When preparing to purchase a condo the first time, you’ll come across a lot of paperwork that includes terms such as "exclusive use”, “owned” and “common elements” or “amenities”. It’s very important to understand what these terms mean and the differences between them so you’ll know what you’re getting into and can better choose whether home ownership or condominium ownership is right for you.
You own your condo, much like you would own a house: both are pieces of property that you own. But condo ownership also differs from home ownership, because condo ownership is simply the title to your unit. And because that unit is in a building that you do not own, you cannot always do as you please inside your unit with respect to things like alterations as opposed to in your own home. But don’t be mistaken: you are still buying the absolute ownership of your condominium unit.
This key difference between home ownership and condo ownership might be considered a downside for some people. The majority of condo owners can’t renovate (although in rare cases they could get permission from their condo board to do so) and some can’t even hang things like holiday decorations on their doors or plant window boxes on their windowsills. Rules vary from condo building to condo building.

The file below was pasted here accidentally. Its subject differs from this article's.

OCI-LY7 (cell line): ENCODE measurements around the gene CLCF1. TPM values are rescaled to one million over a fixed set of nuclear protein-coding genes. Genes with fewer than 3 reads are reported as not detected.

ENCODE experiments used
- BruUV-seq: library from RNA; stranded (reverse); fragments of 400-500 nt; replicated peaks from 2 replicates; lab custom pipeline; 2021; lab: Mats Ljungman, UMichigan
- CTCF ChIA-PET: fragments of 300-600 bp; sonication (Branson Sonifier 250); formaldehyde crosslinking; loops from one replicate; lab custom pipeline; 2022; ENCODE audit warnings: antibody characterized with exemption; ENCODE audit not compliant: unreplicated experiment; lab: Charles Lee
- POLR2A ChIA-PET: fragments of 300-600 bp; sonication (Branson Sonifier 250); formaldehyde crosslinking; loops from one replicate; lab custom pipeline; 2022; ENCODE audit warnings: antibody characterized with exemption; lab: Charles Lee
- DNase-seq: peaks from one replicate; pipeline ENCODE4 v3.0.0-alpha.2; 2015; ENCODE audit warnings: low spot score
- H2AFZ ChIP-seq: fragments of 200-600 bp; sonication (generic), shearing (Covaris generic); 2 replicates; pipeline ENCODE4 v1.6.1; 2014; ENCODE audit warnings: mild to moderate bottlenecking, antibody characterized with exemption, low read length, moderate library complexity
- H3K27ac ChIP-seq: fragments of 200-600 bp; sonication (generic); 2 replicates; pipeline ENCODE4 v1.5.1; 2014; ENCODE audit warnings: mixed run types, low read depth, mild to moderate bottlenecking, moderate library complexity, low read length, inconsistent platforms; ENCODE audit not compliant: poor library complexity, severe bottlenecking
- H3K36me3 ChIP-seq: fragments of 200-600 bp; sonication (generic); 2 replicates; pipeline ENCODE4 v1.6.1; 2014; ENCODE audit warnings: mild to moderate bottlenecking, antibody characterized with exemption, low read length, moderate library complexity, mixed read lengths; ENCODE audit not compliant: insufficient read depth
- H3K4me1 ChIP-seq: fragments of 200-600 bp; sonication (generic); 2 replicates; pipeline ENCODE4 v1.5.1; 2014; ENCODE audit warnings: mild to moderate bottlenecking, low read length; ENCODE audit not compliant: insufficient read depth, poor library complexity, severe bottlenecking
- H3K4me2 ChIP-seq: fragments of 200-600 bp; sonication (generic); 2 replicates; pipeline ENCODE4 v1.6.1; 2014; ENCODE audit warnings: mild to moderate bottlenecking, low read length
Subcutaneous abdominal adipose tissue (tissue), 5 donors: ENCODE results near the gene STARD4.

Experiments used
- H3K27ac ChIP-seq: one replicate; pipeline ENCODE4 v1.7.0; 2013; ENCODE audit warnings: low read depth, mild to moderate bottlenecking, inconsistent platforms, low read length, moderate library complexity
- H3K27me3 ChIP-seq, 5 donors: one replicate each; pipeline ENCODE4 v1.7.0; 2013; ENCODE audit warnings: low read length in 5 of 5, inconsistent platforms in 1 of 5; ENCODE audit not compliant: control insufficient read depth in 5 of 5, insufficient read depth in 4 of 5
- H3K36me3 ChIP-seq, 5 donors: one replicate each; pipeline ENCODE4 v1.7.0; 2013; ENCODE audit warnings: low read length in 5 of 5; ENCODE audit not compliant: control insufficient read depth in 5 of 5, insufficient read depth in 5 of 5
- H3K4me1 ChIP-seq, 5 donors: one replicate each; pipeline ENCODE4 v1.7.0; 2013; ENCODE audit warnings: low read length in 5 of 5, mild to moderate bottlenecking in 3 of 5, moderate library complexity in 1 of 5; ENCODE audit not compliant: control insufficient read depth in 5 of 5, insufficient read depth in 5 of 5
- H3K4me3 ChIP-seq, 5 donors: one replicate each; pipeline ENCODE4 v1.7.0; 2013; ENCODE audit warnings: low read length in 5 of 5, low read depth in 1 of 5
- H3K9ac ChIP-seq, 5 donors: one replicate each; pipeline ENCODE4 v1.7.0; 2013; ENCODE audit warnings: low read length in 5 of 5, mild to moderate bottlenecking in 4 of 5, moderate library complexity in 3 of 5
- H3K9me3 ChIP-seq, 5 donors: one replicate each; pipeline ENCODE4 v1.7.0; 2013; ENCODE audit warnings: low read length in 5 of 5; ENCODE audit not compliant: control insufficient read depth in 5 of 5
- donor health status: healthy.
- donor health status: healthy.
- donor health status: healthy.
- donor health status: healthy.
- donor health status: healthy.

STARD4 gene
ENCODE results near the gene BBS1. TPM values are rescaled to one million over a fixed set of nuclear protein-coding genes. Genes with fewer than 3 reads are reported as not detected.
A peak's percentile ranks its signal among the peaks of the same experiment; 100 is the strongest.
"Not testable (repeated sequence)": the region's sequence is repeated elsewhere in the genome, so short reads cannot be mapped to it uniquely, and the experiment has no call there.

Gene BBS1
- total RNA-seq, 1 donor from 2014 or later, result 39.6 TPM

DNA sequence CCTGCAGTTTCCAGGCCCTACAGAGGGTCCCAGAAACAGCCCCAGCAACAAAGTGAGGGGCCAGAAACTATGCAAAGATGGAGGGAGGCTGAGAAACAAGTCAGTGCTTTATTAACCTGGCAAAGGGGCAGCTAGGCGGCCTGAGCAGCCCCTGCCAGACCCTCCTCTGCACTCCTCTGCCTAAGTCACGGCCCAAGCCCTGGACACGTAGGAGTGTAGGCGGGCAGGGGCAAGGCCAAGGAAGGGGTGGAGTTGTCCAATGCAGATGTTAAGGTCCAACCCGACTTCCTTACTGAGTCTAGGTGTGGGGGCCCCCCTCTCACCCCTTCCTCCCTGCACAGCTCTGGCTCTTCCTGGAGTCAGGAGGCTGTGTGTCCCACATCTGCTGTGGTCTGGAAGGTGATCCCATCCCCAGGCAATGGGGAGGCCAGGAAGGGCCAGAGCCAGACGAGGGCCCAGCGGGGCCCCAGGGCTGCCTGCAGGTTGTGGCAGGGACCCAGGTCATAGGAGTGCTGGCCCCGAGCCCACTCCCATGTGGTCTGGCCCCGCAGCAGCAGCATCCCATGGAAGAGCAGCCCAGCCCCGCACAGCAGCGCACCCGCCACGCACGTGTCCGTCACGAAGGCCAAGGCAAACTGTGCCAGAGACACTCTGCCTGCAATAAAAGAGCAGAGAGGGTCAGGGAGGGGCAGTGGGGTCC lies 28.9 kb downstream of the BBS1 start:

However, some condo owners appreciate these rules and are willing to abide by them because they increase the sense of community in the building and prevent property values from falling. Whether or not you’d prefer a condominium over a home is simply a personal choice, but make sure you know what the rules are before you buy.
Exclusive use is a term that applies to things that are essentially yours to use (and only yours to use) but that you do not actually “own”, because they are still owned by the building. These can include things like your parking space, balcony or storage locker. Exclusive use doesn’t always apply to these specific things, and exclusive use can actually vary from building to building. For example, you may actually end up owning your parking space, so you’d be able to sell it or rent it out later on. Always thoroughly read your unit description, deed and the condo declaration so you can fully understand what is owned by you and what falls under exclusive use.
Common elements are areas, amenities or items in the building that are there for everyone’s enjoyment and use. These can include entertainment rooms, party rooms, movie theatres, computer rooms, bowling alleys, billiard rooms, the lobby, courtyards and more. You pay for the maintenance and upkeep of these common elements with your condo fees - a monthly fee condo owners pay every month that is determined by the size of their condo - but you are not responsible for common elements. However, you may have to pay a fee to book these common elements or put down a refundable damage deposit when using them.
As a final note: condo fees are also sometimes perceived as a downside, even though they pay for the maintenance of common elements. Some buyers may think of them as an added expense, but keep in mind that the maintenance, landscaping, snow removal and upkeep costs on a home - even a new home - can far surpass the amount paid in condominium fees.